Tour 2022: NASA's Upcoming Earth Missions

  • Released Monday, December 13th, 2021
  • Updated Wednesday, May 3rd, 2023 at 1:43PM

NASA has a unique view of our planet from space. NASA’s fleet of Earth-observing satellites provide high quality data on different parts of Earth’s interconnected environment from air quality to sea ice.

Take a tour of missions launching in 2022, including SWOT, TROPICS, EMIT, and JPSS-2.

The Surface Water and Ocean Topography mission — SWOT — focuses on the planet’s most precious resource: Water. SWOT will help researchers compile the first global survey of Earth’s surface freshwater and study our changing ocean.

The Surface Water and Ocean Topography mission — SWOT — focuses on the planet’s most precious resource: Water. SWOT will help researchers compile the first global survey of Earth’s surface freshwater and study our changing ocean.

We’re also launching TROPICS — six small satellites designed to help scientists better understand tropical storms and hurricanes. Traveling in pairs in three different orbits, TROPICS will provide near-hourly observations of a storm’s precipitation, temperature, and humidity.

We’re also launching TROPICS — six small satellites designed to help scientists better understand tropical storms and hurricanes. Traveling in pairs in three different orbits, TROPICS will provide near-hourly observations of a storm’s precipitation, temperature, and humidity.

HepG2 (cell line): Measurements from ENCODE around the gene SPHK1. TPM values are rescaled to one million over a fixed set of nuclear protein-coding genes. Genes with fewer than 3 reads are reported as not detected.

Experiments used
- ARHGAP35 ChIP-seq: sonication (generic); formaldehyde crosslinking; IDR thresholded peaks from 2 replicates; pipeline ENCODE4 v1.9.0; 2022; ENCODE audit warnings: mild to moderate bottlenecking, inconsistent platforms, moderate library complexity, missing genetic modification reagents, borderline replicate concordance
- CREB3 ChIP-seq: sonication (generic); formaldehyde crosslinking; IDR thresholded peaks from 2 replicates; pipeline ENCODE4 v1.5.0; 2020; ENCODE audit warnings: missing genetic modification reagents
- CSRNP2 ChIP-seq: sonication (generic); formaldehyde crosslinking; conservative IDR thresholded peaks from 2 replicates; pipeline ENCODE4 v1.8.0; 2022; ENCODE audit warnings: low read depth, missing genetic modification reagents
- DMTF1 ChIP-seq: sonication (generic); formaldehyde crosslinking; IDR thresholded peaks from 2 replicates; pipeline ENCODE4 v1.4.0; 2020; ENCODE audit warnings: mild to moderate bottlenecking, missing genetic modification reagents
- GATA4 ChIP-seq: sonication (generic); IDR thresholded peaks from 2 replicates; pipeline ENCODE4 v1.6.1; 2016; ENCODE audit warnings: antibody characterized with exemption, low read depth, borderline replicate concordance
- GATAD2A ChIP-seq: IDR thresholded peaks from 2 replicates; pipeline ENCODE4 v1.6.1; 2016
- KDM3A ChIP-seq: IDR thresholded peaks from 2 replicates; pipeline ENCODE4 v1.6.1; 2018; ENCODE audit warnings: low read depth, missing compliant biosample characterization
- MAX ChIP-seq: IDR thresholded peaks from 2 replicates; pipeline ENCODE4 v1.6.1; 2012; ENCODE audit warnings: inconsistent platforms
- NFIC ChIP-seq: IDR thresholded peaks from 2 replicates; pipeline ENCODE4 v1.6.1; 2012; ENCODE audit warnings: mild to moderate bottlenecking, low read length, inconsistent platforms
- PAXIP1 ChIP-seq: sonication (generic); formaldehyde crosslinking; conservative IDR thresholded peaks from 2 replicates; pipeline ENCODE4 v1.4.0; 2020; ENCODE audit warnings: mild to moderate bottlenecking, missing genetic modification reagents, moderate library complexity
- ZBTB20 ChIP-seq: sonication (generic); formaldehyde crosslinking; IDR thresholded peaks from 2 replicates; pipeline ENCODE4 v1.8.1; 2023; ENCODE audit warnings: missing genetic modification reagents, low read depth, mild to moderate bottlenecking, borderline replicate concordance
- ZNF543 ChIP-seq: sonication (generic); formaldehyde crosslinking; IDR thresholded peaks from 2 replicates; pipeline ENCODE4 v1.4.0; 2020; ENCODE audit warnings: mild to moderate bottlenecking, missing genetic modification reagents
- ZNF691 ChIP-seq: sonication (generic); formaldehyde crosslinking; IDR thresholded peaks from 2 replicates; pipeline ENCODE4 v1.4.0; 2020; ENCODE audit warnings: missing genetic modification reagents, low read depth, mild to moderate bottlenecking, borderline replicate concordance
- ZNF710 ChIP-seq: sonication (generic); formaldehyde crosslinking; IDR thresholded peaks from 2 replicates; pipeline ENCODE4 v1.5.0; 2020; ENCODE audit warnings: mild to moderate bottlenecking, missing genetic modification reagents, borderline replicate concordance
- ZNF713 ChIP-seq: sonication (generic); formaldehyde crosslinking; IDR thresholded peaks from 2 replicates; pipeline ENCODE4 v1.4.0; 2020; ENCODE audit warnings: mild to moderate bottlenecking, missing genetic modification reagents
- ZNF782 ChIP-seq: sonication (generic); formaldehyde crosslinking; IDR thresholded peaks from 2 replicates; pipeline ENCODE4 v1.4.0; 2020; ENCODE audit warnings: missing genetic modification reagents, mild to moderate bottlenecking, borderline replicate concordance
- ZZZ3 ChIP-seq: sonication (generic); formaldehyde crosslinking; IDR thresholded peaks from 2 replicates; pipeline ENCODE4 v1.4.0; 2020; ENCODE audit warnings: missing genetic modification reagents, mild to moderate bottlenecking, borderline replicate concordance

Winds on Earth kick up millions of tons of dust every year. EMIT will use spectroscopy to “fingerprint” different types of dust from its perch on the International Space Station, helping scientists map the areas on Earth that produce different types of dust.

Winds on Earth kick up millions of tons of dust every year. EMIT will use spectroscopy to “fingerprint” different types of dust from its perch on the International Space Station, helping scientists map the areas on Earth that produce different types of dust.

We’ve worked with our partners at NOAA to study Earth for decades. In 2022, the JPSS-2 mission will continue that legacy of monitoring weather, sea surface temperatures, algal blooms, clouds, rainfall, heat, smoke, dust storms, ozone, and air quality.

We’ve worked with our partners at NOAA to study Earth for decades. In 2022, the JPSS-2 mission will continue that legacy of monitoring weather, sea surface temperatures, algal blooms, clouds, rainfall, heat, smoke, dust storms, ozone, and air quality.



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NASA's Goddard Space Flight Center


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